Developmental Psychology

technician working with small child

The Developmental area studies social-emotional and cognitive development, from infancy through late life.


Additional Information

During the first year, each student should formulate a general plan of study with their advisor. In addition to departmental requirements, program requirements are as follows:


Students must take two graduate-level methods or statistics courses. These can be in any department, but they must be approved by the program (submitted to head of program).

Developmental Courses

Students must take three graduate-level courses taught by faculty in the developmental program. These can be either regular courses or seminars. Substitutions (e.g., a course in developmental psychopathology or developmental neuroscience taught by faculty outside the program, including at UNC) must be approved by the program (submitted to head of program).

Other Requirements

Students are expected to regularly attend the developmental working group meetings. They are required to give at least two talks in this meeting: prototypically one on their masters work early in their tenure, and one on their dissertation work later in their tenure.

Students are required to complete a research practicum in a lab other than their advisor’s by the end of their third year. This is prototypically with another developmental faculty, but exceptions are possible with approval. The practicum can be method- or content-based, and students are expected to continue their work in their primary lab (to some degree) during this time.

Students are required to fill out a Graduate Student Activities Report at the end of each school year. Early in the summer they will receive written feedback from the developmental faculty on their progress for the year.

This is a possible scenario conforming to the P&N requirements and developmental area requirements:

  Fall Spring
Year 1
  • First Year Seminar
  • Concentration/Core Class 1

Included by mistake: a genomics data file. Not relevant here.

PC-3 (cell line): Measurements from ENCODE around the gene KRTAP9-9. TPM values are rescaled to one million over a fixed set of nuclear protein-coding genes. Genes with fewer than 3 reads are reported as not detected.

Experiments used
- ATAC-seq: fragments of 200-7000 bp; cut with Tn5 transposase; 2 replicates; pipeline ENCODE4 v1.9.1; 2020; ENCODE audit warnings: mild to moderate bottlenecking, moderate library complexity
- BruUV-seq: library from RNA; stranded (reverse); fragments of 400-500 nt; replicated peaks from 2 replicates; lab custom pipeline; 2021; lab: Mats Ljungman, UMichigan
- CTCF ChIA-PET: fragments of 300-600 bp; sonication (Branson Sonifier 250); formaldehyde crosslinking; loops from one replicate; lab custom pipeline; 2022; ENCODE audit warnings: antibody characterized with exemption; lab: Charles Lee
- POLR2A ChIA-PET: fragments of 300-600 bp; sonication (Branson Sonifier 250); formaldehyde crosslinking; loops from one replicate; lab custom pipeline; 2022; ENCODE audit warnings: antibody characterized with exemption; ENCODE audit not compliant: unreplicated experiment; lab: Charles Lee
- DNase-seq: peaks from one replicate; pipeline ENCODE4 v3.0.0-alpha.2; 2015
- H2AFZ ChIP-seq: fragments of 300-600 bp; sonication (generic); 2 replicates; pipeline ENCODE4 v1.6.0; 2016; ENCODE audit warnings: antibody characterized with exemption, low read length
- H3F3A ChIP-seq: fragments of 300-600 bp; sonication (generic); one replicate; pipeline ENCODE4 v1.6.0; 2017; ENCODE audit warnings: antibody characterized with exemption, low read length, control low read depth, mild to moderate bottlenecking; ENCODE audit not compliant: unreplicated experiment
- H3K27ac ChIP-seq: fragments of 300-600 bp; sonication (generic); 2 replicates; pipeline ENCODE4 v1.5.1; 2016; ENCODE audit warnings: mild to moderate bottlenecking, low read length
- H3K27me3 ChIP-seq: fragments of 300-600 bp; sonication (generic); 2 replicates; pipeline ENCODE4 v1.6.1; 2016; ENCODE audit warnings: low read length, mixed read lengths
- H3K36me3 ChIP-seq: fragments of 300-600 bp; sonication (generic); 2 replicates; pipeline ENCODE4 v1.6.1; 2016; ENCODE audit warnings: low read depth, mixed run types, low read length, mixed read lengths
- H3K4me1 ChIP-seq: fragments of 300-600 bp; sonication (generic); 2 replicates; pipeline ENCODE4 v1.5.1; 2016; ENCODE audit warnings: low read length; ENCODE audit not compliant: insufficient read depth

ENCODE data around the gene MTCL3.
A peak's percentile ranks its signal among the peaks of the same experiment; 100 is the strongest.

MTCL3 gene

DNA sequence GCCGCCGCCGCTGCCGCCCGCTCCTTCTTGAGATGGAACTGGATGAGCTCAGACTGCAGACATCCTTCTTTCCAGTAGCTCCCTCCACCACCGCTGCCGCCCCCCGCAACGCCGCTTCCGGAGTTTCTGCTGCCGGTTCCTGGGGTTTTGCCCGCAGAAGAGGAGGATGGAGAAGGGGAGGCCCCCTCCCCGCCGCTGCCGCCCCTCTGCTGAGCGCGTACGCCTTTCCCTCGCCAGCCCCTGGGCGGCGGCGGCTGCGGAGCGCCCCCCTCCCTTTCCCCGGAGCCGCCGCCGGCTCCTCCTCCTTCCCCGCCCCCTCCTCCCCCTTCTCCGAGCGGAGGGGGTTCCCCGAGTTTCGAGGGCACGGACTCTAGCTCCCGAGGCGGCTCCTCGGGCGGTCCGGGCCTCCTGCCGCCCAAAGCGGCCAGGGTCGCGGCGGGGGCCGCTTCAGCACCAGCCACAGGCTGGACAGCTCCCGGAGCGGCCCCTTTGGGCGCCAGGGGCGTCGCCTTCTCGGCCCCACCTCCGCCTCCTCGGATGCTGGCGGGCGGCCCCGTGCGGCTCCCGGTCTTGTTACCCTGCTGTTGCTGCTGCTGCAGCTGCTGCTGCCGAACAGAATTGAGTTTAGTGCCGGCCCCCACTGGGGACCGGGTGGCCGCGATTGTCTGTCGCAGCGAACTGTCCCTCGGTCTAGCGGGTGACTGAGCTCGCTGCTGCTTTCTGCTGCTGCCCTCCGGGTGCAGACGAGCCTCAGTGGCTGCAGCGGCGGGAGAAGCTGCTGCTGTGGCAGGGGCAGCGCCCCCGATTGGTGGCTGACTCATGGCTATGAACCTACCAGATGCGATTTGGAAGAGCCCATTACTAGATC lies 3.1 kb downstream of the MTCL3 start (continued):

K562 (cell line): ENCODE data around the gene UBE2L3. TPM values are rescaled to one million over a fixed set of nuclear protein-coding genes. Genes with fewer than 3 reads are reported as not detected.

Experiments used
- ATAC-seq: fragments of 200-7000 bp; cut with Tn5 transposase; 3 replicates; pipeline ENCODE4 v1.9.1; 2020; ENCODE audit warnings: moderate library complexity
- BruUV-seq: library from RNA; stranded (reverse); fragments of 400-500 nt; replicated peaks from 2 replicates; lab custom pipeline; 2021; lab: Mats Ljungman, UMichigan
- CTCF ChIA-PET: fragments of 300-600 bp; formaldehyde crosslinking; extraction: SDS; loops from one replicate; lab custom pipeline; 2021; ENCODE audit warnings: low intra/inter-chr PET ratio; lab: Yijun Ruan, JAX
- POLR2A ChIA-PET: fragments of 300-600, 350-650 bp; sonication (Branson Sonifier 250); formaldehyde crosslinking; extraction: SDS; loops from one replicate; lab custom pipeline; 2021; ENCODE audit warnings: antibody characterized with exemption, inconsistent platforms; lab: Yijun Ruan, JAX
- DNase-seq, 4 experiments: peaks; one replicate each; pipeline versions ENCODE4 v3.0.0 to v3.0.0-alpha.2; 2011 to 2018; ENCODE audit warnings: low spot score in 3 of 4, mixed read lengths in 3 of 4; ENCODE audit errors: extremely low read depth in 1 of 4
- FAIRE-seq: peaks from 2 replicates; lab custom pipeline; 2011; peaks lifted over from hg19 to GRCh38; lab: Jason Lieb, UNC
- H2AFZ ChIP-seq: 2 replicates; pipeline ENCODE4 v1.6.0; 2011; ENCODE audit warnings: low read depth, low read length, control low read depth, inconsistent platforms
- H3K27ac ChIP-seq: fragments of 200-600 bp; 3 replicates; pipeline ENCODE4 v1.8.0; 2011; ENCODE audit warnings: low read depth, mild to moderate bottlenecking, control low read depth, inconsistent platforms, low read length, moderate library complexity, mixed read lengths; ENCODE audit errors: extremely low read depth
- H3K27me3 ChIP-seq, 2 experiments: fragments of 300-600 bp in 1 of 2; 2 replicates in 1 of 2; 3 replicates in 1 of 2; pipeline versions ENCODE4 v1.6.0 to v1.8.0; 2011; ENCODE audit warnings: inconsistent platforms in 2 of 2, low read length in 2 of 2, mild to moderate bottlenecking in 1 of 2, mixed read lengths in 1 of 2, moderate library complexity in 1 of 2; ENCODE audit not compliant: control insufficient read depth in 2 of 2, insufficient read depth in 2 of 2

• Practicum Project 1
  • First Year Seminar
  • Concentration/Core Class 2
  • Practicum Project 2
Year 2
  • Concentration/Core Class 3
  • Stat or Method Course
  • TAship 1
  • Concentration/Core Class 4
  • Stat or Method Course
  • TAship 2
Year 3*
  • Stat or Method Course
  • TAship 3
  • Defend "Major Area Paper" (MAP)
  • TAship 4
  • Brownbag Lecture 1
Year 4
  • Defend Dissertation Proposal
Year 5  
  • Defend Dissertation

UNC-Duke Collaborative Graduate Certificate Program in Developmental Psychology

The faculties in developmental psychology at the University of North Carolina at Chapel Hill and Duke University offer a collaborative approach to graduate training in developmental psychology: the UNC-Duke Collaborative Graduate Certificate Program in Developmental Psychology. Graduate students at Duke in the Department of Psychology & Neuroscience and students in UNC's Department of Psychology & Neuroscience can apply to this program that offers training opportunities in addition to those of their home department. Students in the certificate program attend developmental talks at both universities and have opportunities to take developmental seminars or engage in supplemental research training with the faculty of their non-home university. Among the research emphases of the participating faculty are cognitive development, social development, applied development, and developmental psychobiology. Students apply to the program by the beginning of their third year of graduate study

NOTE: Our program has made the GRE General Test optional for admission to the fall 2024 class. You may submit scores if you have them, and they will be considered by the admissions committee. Applications without GRE scores will be given equal consideration. 

Faculty from other areas of P&N or other departments may be involved in some way in graduate student training. 

Admitting students for the fall 2024 class:

If you wish to be in the Developmental area but your desired mentor does not appear on this list, please contact the area head Tamar Kushnir to discuss your application.